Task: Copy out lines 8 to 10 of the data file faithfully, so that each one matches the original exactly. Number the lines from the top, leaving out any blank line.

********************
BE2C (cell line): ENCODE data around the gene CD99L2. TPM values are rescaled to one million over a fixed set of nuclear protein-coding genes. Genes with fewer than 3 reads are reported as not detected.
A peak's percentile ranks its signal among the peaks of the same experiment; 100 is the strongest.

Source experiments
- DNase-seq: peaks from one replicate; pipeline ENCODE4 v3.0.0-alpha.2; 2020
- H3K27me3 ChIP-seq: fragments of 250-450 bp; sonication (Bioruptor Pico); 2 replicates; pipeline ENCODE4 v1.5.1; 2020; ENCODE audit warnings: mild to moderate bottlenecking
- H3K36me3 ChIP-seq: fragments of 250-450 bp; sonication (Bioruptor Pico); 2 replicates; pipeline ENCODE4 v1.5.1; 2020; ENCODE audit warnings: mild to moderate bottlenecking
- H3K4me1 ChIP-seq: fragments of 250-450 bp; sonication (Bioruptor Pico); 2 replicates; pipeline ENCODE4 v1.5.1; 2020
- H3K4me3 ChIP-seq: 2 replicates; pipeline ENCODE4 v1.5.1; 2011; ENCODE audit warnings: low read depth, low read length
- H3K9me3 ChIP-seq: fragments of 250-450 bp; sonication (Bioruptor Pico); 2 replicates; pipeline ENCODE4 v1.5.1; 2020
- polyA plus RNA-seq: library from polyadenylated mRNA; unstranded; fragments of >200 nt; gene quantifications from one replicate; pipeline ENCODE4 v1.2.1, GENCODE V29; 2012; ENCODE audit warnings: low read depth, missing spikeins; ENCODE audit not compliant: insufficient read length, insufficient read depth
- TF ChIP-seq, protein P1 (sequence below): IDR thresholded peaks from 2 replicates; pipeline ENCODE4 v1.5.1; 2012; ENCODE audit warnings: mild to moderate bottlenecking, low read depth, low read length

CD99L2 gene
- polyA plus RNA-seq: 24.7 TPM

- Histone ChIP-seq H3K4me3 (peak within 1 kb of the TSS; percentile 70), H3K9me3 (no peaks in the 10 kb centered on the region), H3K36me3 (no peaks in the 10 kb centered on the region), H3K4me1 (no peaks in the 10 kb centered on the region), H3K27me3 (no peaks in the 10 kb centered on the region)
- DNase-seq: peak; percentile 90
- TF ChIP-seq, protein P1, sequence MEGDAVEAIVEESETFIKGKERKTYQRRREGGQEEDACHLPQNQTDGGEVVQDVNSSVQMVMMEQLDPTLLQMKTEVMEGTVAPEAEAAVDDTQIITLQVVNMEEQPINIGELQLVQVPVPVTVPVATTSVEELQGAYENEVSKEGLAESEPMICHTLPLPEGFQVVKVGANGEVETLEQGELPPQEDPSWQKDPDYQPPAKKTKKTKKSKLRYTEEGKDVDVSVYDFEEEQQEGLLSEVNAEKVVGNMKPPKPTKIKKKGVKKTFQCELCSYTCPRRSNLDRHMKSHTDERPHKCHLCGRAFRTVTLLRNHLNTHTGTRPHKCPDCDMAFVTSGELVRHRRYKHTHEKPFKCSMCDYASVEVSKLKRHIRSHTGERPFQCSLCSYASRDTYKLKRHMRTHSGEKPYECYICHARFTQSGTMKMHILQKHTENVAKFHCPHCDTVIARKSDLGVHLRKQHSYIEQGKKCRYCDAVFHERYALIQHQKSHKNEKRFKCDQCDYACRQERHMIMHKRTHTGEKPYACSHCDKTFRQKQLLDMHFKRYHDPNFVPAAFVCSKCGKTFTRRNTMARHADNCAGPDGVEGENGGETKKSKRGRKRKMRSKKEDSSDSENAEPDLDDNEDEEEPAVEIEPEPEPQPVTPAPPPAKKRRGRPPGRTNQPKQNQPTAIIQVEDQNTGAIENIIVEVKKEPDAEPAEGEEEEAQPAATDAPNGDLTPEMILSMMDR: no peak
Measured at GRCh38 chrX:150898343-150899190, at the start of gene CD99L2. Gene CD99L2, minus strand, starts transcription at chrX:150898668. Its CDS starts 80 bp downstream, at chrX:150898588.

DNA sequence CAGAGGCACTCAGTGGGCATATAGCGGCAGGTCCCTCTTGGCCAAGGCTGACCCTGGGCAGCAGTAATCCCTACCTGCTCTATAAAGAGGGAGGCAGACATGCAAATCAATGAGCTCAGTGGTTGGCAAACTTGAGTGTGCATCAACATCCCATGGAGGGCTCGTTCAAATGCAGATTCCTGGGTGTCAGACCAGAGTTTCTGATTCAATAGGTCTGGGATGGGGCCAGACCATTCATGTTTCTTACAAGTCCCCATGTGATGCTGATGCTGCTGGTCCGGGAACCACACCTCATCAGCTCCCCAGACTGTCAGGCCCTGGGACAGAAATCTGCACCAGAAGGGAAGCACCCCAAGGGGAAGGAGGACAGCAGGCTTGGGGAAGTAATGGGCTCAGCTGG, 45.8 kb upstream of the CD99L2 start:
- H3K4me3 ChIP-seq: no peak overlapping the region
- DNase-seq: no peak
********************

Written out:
- H3K4me3 ChIP-seq: 2 replicates; pipeline ENCODE4 v1.5.1; 2011; ENCODE audit warnings: low read depth, low read length
- H3K9me3 ChIP-seq: fragments of 250-450 bp; sonication (Bioruptor Pico); 2 replicates; pipeline ENCODE4 v1.5.1; 2020
- polyA plus RNA-seq: library from polyadenylated mRNA; unstranded; fragments of >200 nt; gene quantifications from one replicate; pipeline ENCODE4 v1.2.1, GENCODE V29; 2012; ENCODE audit warnings: low read depth, missing spikeins; ENCODE audit not compliant: insufficient read length, insufficient read depth